Juba, South Sudan

I’ve been in Juba, South Sudan for nearly 6 weeks now but have been so busy with work that I’ve not had time to prepare any blog posts or reply to many personal emails. I like my work as a logistician here, but the days (and nights) are very long and it’s difficult to spend much time away from the office.

On Wednesday, as I came out of the United Nations World Food Programme office here in Juba, I walked right into this:

Zebu cattle in Juba

Standing in the middle of the road as dozens of zebu cattle with massive horns walk directly toward me, it dawned on me that this might seem strange to some of my friends and family. For me, it just seemed normal, another nice photo opportunity for the point-and-shoot that’s always in my pocket.

Last night, a couple of recently arrived friends went to a local watering hole (a bar, not an actual watering hole) and when they returned one of them recounted how he had been surprised to see men with very large guns at the door, positioned there in order to ensure that the other men with large guns don’t try to join the Saturday night crowd inside.

Funny how these things seem perfectly normal to many if not most of us here and in other areas where humanitarian workers are posted.

7 thoughts on “Juba, South Sudan

  1. Hi, you may have already posted this somewhere in your blog but what point and shoot do you use? Your photos are lovely and it’s interesting to read about your life and work. thanks!

  2. Hi Amber, I mostly use a nearly 2 year old Canon PowerShot SD1100IS which takes excellent shots, and occasionally my drop-proof Olympus Stylus 850 SW which takes far inferior photos. When it’s not terribly inconvenient, I use my Canon EOS 30D dSLR camera with either my Canon 16-35mm f/2.8 L II USM lens or my Canon 24-105mm f/4 L IS USM lens. Any of the Canon PowerShot point and shoots are great and if you’re in North America you’re almost guaranteed to find them at a good price on Boxing Day (if you can wait that long).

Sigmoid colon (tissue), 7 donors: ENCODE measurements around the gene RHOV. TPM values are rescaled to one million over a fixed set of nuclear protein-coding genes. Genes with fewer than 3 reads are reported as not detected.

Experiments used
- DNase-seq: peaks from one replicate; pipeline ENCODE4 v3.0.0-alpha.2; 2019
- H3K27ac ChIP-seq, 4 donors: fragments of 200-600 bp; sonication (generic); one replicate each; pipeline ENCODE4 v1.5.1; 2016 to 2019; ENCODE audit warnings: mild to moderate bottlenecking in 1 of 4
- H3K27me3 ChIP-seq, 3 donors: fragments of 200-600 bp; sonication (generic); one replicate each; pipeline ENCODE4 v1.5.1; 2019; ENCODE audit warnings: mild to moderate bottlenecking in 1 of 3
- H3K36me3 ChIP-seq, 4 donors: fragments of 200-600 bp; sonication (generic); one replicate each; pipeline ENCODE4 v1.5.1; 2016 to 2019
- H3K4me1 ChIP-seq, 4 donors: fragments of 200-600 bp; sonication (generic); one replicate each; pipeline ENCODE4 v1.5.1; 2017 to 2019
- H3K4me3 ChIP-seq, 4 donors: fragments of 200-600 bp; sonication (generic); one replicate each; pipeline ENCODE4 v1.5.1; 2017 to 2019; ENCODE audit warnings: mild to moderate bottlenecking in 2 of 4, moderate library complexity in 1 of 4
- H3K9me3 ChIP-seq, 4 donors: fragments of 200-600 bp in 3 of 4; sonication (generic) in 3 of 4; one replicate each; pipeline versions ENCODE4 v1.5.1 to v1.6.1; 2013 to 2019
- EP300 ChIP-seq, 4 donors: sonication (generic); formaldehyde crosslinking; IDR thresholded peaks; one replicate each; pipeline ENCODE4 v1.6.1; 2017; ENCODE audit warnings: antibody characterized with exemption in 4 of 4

3. Hi, i’m An from Belgium and married an Sudanees from the Bari tripe . I wend to Sudan for the first time in 2005, just in the periode before the pease agreement , we use to visit are family every year in Lanya , so I used to all this guns stories , but we as europenes don’t feel really safe , but more scary with this vieuws, no? I see a lot on SSTV -sateliette , but ask my selve everyttime , that the situation with the referendum is safe to bringh the kids 8 & 9 years old over to visit the family in Juba & Lanya? What do you think???£


  4. Hi An, Juba right now is very safe for visiting. I would recommend visiting soon, instead of waiting until December or January when there is more likelihood of problems, especially as Southerners move from the North or from Darfur back to Southern Sudan. Right now, everything is still very calm in Juba and in Lainya area on the road to Yei. The news on BBC and CNN about Southern Sudan is mostly trying to show something that people want to see on TV – soldiers and guns and all that. If you’ve been to Lainya before, then you will not have any problems going now. If you want to visit after the referendum, you will need to wait a couple months to see how things go – the referendum may go very well, but unmet expectations of Southerners in the months afterwards, when they are still living in difficult conditions, may result in problems between different ethnic groups and the Dinka-dominated government.

  5. Hi,
    Is it safe to come to Juba, now or do you think that is would be safer after July 9th?

  6. Hi Laura,

    Juba is quite safe right now. It’s impossible to say what might happen as July 9th approaches, but for the moment it’s relatively safe. I even met a few tourists in Juba, including one couch surfer!

  7. Hi Chris,
    It’s great to read your posts on Juba and see your photos as well. I’ve been offered a post there, probably starting February or March next year. Juba is not exactly on the lonely planet guide! So it’s interesting to read your perspective. I particularly liked the questions you posed about life after independence. I will be working on natural resource issues, which is the cause of some conflict. So perhaps there is some hope for the country? I’m concerned about oil dominating though and the majority of people’s basic needs continuing to be unmet. It’s a crazy world out there, but sometimes even crazier in our own societies. Great photos too, I loved the creatures of Juba pics, including the spiders! All the best :)

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